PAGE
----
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FRAMEUP -- The ill-starred odyssey of two losers who hit the road for an adventure of love and crime. Jon Jost, one of the most dedicated American independent filmmakers, has directed the melodrama with a stylized panache that recalls some of Jean-Luc Godard's liveliest works. What's questionable is his choice of subject; while the main characters embody a pungent critique of contemporary alienation and materialism, they're so utterly brainless that it's hard to feel much connection with them. Howard Swain and Nancy Carlin, a married couple known for their West Coast stage performances, play the protagonists in the improvisatory manner long favored by Jost, who filmed the production in 10 days of on-the-fly shooting. Note that some scenes contain a sexual explicitness unusual in his work. (Not Rated, World Artists Home Video)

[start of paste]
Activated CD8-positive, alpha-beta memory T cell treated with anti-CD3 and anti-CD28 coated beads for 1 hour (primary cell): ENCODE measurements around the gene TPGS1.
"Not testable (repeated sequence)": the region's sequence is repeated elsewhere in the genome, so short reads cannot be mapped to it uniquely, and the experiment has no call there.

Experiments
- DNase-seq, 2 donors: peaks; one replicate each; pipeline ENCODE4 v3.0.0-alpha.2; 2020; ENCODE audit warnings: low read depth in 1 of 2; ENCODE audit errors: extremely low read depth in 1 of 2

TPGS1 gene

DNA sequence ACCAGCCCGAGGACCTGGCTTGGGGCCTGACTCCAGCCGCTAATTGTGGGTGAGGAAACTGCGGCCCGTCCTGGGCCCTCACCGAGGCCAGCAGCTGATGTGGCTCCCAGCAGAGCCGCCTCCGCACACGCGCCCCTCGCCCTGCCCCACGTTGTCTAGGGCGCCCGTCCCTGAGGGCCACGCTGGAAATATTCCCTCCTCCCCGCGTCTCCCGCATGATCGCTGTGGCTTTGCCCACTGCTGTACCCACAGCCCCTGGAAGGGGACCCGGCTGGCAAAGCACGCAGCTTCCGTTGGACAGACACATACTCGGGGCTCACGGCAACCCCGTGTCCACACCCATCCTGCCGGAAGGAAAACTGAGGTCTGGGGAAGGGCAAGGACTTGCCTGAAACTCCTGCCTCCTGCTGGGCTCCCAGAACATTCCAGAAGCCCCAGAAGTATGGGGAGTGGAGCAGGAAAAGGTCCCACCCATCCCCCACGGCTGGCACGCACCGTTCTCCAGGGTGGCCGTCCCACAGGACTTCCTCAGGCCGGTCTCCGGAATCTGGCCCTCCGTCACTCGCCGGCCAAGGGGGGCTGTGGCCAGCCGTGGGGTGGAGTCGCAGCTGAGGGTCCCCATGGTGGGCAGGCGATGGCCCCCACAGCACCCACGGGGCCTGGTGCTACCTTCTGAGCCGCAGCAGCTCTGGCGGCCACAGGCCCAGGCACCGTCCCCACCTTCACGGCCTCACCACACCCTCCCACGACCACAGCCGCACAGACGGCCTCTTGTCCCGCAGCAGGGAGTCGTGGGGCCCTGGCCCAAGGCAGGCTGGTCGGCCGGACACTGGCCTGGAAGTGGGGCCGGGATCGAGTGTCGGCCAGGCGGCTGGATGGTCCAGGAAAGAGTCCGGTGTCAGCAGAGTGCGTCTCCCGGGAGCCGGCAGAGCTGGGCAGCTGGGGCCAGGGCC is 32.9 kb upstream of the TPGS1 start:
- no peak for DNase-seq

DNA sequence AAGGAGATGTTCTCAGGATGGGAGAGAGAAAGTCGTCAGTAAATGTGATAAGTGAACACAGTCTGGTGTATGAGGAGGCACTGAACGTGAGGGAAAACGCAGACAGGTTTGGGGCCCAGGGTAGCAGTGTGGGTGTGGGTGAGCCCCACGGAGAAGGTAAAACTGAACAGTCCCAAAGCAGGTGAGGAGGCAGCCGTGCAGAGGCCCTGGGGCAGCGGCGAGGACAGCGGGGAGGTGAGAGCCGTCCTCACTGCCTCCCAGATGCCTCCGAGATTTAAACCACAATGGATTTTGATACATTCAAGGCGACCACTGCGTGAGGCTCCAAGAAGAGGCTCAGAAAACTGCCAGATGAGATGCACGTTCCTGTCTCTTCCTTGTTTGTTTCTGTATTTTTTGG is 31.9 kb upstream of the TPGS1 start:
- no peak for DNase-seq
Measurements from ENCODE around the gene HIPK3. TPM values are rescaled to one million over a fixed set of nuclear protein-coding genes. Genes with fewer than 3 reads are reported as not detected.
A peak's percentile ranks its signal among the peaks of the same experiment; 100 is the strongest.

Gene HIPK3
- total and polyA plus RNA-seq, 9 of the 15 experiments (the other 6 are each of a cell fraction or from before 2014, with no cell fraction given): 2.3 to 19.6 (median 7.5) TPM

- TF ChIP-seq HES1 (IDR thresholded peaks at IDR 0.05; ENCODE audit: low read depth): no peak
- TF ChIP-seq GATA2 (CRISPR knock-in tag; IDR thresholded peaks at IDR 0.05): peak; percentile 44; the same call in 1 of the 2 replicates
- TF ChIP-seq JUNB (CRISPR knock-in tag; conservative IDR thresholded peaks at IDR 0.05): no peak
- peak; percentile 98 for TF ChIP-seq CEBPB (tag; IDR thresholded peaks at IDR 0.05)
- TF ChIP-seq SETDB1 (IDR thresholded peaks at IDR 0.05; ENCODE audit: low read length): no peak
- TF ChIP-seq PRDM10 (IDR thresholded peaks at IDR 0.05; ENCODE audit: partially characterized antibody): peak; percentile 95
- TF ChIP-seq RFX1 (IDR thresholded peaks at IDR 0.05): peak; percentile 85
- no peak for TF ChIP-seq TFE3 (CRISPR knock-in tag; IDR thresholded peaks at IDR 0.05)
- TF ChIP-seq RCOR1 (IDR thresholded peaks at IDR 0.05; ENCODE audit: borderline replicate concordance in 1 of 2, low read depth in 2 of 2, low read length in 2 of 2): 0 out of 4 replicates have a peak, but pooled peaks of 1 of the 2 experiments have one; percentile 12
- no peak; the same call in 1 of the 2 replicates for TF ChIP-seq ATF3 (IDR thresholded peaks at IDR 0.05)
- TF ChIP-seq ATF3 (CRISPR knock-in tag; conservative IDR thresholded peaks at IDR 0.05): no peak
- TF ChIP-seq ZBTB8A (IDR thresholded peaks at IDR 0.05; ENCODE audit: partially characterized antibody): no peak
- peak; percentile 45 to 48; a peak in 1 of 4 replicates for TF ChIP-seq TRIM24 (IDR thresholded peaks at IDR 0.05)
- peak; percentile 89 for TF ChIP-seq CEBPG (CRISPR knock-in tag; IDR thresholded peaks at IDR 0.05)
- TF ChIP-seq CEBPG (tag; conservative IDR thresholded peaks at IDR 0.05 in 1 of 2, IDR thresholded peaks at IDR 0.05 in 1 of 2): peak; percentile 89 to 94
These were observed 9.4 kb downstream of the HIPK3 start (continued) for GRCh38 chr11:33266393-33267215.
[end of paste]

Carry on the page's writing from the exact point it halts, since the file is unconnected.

LANCELOT OF THE LAKE -- French filmmaker Robert Bresson uses the last days of King Arthur and the Round Table as a springboard to his usual fascination with the relationship between worldly suffering, human integrity, and spiritual faith. The expressive cinematography by Pasqualino de Santis makes palpable the sheer physicality of medieval existence, aided by typically Bressonian performances that avoid histrionics in favor of a crisp concentration on the basics of ordinary behavior. Made in 1974 as ''Lancelot du Lac.'' (Not Rated, New Yorker Video)

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THE ROMAN SPRING OF MRS. STONE -- Vivien Leigh plays an aging American widow who goes to Rome in search of renewal, only to become entangled with a handsome gigolo and the predatory woman who manages his affairs. Tennessee Williams's short novel is drenched in decadence, but little of this survives in the sanitized screen version made in 1961 by Jose Quintero, a theater director who can't shake his stagebound techniques no matter how much they bog down the action. Warren Beatty and Lotte Lenya bring occasional sparks to the picture. (Not Rated, Warner Home Video)

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